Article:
The proponents of occupation designation argue that the presence of Russian troops on Belarusian soil signifies the loss of Belarusian control over its own territory.
But Ekaterina Deikalo, an expert in international law from the Belarusian Helsinki Committee, says that "according to international law, the main criteria for effective control is the ability to pass laws and ensure compliance with them."
"Whether we like it or not, Lukashenko effectively controls Belarusian territory. To prove occupation, we would have to search for evidence of Russian forces controlling certain parts of territories. But we don't see that."
The closest Belarus came to formal occupation was in early 2022, when a massive Russian military force was stationed in Belarus for over a month and later crossed into Ukraine, launching a full-scale invasion.
The official number of Russian troops in Belarus was never published.
According to NATO estimates, the attack force that entered into Ukraine from Belarus had up to 30,000 Russian troops.
After the blitzkrieg was thwarted and the northern border sealed, most Russian troops withdrew from Belarus. According to Ukraine's Defense Ministry, up to 10,000 Russian soldiers still remain in Belarus, a country of 9.5 million.
Latushko alleges that although Lukashenko allowed Russian troops into Belarus, he has no right to authorize the presence of a foreign army since he had lost the elections in 2020 and is thus not the country's lawful leader.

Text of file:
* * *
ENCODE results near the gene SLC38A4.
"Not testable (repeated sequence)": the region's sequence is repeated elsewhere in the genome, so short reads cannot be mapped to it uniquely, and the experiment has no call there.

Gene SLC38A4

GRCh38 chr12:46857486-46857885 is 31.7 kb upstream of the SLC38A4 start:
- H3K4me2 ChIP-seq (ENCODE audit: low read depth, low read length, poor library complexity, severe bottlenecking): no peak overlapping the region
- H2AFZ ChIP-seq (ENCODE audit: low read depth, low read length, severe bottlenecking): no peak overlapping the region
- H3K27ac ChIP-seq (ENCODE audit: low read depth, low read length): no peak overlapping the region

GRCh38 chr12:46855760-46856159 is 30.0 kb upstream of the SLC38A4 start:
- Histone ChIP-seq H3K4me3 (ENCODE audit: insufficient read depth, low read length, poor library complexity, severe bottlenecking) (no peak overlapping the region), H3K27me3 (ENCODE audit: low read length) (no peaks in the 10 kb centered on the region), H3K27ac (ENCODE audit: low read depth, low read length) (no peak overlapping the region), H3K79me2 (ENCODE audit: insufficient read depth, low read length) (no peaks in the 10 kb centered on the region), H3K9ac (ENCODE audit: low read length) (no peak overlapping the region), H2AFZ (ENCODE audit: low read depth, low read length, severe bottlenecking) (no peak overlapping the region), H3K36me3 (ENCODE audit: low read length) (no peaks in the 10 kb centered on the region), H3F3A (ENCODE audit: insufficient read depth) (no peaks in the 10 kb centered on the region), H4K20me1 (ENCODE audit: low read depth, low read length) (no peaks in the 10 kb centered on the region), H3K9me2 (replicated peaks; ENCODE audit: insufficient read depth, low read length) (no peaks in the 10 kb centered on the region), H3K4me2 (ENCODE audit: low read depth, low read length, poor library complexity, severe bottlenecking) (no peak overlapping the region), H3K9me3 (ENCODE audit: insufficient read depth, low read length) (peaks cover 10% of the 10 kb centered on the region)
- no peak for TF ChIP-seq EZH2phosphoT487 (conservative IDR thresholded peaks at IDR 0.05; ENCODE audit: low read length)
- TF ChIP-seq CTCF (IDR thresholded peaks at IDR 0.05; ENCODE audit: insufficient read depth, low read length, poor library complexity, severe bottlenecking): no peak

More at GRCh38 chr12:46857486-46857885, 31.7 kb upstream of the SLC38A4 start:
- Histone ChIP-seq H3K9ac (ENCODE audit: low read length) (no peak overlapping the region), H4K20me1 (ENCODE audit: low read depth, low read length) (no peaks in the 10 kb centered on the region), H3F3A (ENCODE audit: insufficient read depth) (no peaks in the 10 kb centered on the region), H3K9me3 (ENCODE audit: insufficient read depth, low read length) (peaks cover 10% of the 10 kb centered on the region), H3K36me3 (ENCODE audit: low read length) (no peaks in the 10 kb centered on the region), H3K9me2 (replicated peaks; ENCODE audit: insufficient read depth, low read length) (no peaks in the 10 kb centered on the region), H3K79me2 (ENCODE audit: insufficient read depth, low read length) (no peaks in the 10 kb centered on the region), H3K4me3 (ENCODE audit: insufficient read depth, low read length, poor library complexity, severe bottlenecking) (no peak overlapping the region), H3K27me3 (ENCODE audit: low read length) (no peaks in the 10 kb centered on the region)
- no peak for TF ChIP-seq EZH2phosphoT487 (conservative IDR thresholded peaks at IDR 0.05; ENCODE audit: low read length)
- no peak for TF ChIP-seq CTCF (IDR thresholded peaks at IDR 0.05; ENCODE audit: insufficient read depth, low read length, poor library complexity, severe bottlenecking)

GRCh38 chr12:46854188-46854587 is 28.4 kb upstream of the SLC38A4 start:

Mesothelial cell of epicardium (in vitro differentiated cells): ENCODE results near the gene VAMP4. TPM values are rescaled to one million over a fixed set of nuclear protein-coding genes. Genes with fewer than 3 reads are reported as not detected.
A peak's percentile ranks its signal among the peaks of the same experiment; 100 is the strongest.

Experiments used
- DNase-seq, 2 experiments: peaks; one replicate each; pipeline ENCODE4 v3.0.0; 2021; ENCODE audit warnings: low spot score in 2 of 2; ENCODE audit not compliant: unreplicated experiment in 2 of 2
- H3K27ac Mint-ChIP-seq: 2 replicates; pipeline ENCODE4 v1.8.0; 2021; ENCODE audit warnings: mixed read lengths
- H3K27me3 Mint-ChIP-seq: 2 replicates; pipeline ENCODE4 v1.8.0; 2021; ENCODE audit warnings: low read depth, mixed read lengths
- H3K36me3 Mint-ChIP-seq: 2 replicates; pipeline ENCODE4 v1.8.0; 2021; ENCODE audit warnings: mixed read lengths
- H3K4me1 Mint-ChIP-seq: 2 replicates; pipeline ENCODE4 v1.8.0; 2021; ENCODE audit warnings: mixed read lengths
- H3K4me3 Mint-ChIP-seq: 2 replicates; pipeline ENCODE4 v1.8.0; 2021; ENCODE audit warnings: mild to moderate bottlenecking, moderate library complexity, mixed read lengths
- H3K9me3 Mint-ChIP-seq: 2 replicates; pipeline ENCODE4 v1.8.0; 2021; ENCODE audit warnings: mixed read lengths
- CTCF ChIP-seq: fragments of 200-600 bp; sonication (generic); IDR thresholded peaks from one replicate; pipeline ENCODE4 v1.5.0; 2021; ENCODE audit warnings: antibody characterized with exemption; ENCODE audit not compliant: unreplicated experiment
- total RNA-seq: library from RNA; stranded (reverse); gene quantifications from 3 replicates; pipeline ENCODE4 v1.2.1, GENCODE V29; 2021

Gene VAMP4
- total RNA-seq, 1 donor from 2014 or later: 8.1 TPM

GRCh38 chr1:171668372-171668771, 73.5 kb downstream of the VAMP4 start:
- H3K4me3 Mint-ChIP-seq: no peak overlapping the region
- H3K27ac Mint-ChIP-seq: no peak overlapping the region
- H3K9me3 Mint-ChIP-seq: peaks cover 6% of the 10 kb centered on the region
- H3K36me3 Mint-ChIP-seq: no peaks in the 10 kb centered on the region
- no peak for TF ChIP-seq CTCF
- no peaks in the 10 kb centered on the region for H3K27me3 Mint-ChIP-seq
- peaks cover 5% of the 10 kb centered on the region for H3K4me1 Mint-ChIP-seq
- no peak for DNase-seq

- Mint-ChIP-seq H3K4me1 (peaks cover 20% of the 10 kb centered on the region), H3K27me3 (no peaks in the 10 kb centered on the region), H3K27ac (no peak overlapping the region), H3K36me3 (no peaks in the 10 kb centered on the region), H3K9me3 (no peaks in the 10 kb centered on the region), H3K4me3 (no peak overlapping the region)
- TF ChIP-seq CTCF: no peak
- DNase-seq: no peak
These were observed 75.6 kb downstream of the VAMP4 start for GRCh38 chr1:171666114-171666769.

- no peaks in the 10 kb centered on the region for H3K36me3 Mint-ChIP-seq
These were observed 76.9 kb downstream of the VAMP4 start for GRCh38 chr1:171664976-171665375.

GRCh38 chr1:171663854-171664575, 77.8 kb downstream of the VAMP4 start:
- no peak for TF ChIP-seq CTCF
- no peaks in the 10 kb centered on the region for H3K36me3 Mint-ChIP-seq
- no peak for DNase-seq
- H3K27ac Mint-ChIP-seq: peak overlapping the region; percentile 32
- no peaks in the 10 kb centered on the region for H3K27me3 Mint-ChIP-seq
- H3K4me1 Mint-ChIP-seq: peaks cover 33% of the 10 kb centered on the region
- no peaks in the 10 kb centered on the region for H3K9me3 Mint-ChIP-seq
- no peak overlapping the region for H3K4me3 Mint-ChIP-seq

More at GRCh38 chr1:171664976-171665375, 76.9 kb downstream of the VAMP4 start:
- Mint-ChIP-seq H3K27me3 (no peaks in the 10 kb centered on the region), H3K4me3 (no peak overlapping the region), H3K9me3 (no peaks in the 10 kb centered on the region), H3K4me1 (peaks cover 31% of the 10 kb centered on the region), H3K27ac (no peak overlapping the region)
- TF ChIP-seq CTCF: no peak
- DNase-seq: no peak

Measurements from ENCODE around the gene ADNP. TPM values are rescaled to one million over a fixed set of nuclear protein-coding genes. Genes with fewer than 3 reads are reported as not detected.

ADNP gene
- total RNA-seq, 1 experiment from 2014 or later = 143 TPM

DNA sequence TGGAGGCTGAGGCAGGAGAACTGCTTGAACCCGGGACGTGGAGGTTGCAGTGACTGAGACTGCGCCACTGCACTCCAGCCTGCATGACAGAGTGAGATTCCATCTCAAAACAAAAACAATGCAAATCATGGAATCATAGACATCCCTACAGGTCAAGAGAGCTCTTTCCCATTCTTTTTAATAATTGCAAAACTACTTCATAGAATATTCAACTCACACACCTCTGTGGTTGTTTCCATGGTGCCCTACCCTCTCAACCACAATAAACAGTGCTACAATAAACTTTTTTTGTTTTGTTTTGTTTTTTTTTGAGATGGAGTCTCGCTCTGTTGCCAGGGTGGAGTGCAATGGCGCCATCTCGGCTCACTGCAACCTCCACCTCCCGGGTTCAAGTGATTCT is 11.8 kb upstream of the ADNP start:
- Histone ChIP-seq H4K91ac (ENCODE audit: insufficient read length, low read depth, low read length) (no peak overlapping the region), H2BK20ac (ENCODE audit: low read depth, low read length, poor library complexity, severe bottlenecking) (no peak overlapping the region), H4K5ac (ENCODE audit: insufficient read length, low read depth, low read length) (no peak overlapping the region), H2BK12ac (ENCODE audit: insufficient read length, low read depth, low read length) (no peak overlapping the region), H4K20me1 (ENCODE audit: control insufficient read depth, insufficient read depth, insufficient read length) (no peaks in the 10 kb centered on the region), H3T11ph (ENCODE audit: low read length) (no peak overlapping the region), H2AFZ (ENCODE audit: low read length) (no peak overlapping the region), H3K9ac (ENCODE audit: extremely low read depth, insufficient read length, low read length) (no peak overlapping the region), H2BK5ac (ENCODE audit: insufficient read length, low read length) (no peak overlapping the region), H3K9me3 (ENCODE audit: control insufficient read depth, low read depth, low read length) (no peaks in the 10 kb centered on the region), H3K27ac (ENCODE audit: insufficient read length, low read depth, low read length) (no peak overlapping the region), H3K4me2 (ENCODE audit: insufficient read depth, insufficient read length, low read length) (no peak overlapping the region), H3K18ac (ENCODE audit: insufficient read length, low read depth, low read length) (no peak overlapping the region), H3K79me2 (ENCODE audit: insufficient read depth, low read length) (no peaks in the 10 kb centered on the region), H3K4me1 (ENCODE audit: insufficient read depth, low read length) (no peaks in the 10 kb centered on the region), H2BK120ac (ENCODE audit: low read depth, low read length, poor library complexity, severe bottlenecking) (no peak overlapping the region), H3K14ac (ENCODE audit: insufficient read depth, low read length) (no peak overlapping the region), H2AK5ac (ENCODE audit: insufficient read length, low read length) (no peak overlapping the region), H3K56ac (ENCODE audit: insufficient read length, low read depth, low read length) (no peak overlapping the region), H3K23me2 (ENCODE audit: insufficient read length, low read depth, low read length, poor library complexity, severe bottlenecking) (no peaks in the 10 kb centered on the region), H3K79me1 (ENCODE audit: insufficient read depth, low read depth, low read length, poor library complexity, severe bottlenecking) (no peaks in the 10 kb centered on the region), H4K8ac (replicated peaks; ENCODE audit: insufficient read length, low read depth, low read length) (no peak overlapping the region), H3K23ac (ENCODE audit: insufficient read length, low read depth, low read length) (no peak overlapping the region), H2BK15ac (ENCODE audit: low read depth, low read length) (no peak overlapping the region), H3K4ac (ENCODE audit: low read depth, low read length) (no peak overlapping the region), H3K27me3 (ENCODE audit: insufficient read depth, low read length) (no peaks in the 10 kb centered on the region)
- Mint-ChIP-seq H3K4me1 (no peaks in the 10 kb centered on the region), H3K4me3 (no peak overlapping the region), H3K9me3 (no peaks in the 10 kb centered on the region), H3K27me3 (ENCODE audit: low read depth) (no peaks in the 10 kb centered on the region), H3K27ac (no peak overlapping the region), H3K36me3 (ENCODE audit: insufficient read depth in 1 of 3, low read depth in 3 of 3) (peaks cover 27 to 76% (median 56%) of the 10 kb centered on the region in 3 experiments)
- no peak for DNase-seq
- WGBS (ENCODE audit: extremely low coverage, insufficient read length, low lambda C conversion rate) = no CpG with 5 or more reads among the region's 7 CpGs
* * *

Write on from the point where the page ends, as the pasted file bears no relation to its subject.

Therefore, the presence of Russian forces should be considered an act of aggression – the use of armed forces within another state's territory without the receiving state's agreement. Based on this resolution, Latushko argues that Belarus is under non-belligerent occupation.
However, Deikalo, the international law expert, says that "in this regard, legitimacy is secondary to the ability to effectively control the territory."
Lukashenko has confirmed his participation in Russia's war against Ukraine and personally announced the deployment of the joint command in October 2022.
"If we absolutely have to find an equivalent to the Russian presence in Belarus, I suggest a quasi-colony," Deikalo suggests.
The Russian colonization of Belarus didn't start in February 2022, or even in 2020.
It stretches back over 300 years to the imperialistic aspirations of tsarist Russia and later – to the Soviet Union.
"For years, Moscow has demonstrated a colonial approach to influencing Belarus's economy and policies, installing Russian culture and language, and squeezing out all Belarusian national heritage," Deikalo adds.
Erosion of sovereignty
Everlasting joint military drills, alliance pledges, the presence of Russian troops, and the transformation of the Belarusian territory into a launchpad for Russian missiles suggest that little military sovereignty remains in Lukashenko's hands.
He might be in control of his army, but not the use of his territory.
The country's information policy has also been ceded to Russian propagandists.